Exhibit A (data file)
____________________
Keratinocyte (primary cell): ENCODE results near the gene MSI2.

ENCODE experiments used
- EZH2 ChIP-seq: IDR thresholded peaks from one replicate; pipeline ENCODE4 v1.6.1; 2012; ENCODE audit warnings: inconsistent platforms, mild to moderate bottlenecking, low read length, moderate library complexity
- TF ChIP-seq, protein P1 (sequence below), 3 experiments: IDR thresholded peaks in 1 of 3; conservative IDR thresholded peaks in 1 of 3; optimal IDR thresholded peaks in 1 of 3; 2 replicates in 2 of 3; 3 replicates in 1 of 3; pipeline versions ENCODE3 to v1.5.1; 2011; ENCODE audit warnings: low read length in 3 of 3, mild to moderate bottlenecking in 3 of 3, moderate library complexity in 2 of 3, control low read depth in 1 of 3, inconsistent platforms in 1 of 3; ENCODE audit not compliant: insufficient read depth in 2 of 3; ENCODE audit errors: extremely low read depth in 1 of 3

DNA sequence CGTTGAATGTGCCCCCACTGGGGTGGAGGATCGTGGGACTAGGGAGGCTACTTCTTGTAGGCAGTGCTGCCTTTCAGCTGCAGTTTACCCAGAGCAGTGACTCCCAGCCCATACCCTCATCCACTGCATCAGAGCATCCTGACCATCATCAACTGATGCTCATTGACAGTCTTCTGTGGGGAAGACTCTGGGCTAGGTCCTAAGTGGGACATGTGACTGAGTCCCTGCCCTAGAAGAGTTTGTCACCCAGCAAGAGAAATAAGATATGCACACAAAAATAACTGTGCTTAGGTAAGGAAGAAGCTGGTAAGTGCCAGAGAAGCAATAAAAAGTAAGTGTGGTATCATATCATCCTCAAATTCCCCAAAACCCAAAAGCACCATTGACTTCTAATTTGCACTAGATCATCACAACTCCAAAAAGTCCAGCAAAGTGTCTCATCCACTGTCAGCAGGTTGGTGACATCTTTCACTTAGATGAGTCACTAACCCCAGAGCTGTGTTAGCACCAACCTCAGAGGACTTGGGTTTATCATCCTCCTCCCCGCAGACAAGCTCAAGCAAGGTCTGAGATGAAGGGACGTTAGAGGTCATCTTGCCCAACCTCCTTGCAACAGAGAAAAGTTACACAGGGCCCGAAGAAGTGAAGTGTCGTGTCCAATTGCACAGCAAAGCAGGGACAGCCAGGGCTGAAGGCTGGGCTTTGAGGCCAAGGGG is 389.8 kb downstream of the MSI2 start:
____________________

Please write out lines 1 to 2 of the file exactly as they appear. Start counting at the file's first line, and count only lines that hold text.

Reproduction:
Keratinocyte (primary cell): ENCODE results near the gene MSI2.

ENCODE experiments used